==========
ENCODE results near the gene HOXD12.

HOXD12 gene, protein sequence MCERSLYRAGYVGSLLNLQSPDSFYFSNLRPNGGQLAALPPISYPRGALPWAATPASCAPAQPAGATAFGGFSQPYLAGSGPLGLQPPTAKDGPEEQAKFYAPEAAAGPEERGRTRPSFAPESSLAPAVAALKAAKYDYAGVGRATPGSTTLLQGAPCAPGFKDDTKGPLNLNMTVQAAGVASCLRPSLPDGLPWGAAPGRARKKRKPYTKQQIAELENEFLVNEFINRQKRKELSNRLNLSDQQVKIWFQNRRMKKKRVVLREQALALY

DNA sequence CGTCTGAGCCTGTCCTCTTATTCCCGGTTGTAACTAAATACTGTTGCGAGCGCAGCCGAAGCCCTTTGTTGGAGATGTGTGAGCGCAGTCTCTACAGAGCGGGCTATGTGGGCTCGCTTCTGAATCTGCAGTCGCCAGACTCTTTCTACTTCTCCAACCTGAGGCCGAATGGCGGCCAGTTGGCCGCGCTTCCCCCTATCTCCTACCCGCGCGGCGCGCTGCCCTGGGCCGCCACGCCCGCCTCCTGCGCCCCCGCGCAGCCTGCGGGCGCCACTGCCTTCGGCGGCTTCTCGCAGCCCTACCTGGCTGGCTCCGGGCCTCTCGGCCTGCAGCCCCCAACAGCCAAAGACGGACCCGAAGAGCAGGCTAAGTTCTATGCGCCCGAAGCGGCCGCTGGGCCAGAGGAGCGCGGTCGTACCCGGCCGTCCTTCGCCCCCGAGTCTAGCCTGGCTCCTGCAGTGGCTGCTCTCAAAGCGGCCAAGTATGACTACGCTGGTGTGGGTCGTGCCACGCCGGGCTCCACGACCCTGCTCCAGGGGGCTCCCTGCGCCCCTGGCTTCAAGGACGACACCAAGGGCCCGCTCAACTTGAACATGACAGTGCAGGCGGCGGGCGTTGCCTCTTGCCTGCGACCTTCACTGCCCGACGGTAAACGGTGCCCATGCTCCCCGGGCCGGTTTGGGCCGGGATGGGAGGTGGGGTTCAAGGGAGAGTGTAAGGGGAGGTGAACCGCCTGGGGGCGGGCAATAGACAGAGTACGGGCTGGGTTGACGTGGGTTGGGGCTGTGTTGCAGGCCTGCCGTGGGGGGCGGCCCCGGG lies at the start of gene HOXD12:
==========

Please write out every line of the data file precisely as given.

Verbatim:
ENCODE results near the gene HOXD12.

HOXD12 gene, protein sequence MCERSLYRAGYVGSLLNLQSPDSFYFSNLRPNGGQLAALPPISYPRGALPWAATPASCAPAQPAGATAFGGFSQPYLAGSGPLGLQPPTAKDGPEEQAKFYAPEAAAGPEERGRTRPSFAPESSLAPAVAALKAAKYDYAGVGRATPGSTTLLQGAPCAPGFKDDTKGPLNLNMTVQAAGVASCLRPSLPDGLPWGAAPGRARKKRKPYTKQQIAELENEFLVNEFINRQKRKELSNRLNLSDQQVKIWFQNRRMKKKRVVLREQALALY

DNA sequence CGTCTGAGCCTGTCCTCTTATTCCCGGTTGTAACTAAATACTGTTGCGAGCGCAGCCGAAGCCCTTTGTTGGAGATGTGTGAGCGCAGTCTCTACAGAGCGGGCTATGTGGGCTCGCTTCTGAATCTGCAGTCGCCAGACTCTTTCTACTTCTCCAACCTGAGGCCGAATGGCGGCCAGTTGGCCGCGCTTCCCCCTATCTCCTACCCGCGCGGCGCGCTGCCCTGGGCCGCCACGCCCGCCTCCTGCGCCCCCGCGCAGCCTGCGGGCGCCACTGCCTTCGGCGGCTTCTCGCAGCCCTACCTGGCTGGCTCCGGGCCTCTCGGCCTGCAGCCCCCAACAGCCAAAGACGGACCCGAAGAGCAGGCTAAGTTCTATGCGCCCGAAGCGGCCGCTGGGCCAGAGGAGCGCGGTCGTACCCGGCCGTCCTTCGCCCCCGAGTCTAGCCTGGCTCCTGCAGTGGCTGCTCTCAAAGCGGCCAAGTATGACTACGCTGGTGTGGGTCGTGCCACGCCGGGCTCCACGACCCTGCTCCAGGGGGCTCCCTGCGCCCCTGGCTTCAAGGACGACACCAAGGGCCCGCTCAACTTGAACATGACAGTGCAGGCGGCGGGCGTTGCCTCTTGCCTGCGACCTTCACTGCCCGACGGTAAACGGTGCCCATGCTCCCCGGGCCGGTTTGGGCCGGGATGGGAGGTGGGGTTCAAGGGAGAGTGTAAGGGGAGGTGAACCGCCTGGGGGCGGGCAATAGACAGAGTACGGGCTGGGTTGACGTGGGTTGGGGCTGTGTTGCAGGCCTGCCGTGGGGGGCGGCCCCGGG lies at the start of gene HOXD12: